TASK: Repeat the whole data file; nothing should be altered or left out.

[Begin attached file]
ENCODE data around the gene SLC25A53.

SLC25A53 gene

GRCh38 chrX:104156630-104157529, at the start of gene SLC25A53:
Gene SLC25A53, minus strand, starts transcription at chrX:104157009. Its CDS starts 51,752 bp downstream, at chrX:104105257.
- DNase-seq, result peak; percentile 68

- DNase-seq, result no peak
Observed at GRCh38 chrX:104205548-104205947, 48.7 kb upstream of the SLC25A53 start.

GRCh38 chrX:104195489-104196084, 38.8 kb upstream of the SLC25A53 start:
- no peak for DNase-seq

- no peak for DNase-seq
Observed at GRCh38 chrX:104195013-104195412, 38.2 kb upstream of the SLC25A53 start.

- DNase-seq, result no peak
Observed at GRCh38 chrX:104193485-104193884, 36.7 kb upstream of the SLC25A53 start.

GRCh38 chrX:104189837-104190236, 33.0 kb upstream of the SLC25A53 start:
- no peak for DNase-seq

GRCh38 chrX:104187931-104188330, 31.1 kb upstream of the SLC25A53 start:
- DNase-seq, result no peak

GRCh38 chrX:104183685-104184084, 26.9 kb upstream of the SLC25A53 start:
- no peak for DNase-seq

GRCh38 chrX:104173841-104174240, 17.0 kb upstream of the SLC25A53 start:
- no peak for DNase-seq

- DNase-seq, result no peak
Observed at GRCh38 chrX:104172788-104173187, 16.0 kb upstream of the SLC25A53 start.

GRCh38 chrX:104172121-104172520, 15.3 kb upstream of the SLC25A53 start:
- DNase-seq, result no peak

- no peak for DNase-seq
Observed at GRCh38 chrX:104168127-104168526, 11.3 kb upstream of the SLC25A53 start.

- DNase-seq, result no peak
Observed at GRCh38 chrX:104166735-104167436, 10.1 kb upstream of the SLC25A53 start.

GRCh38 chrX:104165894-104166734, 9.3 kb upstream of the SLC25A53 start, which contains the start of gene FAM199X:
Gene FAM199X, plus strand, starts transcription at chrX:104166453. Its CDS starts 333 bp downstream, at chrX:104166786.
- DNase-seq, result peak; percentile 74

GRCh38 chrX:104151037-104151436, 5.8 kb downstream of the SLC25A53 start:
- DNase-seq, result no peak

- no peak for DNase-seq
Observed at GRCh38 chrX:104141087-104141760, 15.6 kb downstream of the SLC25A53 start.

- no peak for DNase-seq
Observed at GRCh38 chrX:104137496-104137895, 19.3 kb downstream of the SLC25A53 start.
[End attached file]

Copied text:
ENCODE data around the gene SLC25A53.

SLC25A53 gene

GRCh38 chrX:104156630-104157529, at the start of gene SLC25A53:
Gene SLC25A53, minus strand, starts transcription at chrX:104157009. Its CDS starts 51,752 bp downstream, at chrX:104105257.
- DNase-seq, result peak; percentile 68

- DNase-seq, result no peak
Observed at GRCh38 chrX:104205548-104205947, 48.7 kb upstream of the SLC25A53 start.

GRCh38 chrX:104195489-104196084, 38.8 kb upstream of the SLC25A53 start:
- no peak for DNase-seq

- no peak for DNase-seq
Observed at GRCh38 chrX:104195013-104195412, 38.2 kb upstream of the SLC25A53 start.

- DNase-seq, result no peak
Observed at GRCh38 chrX:104193485-104193884, 36.7 kb upstream of the SLC25A53 start.

GRCh38 chrX:104189837-104190236, 33.0 kb upstream of the SLC25A53 start:
- no peak for DNase-seq

GRCh38 chrX:104187931-104188330, 31.1 kb upstream of the SLC25A53 start:
- DNase-seq, result no peak

GRCh38 chrX:104183685-104184084, 26.9 kb upstream of the SLC25A53 start:
- no peak for DNase-seq

GRCh38 chrX:104173841-104174240, 17.0 kb upstream of the SLC25A53 start:
- no peak for DNase-seq

- DNase-seq, result no peak
Observed at GRCh38 chrX:104172788-104173187, 16.0 kb upstream of the SLC25A53 start.

GRCh38 chrX:104172121-104172520, 15.3 kb upstream of the SLC25A53 start:
- DNase-seq, result no peak

- no peak for DNase-seq
Observed at GRCh38 chrX:104168127-104168526, 11.3 kb upstream of the SLC25A53 start.

- DNase-seq, result no peak
Observed at GRCh38 chrX:104166735-104167436, 10.1 kb upstream of the SLC25A53 start.

GRCh38 chrX:104165894-104166734, 9.3 kb upstream of the SLC25A53 start, which contains the start of gene FAM199X:
Gene FAM199X, plus strand, starts transcription at chrX:104166453. Its CDS starts 333 bp downstream, at chrX:104166786.
- DNase-seq, result peak; percentile 74

GRCh38 chrX:104151037-104151436, 5.8 kb downstream of the SLC25A53 start:
- DNase-seq, result no peak

- no peak for DNase-seq
Observed at GRCh38 chrX:104141087-104141760, 15.6 kb downstream of the SLC25A53 start.

- no peak for DNase-seq
Observed at GRCh38 chrX:104137496-104137895, 19.3 kb downstream of the SLC25A53 start.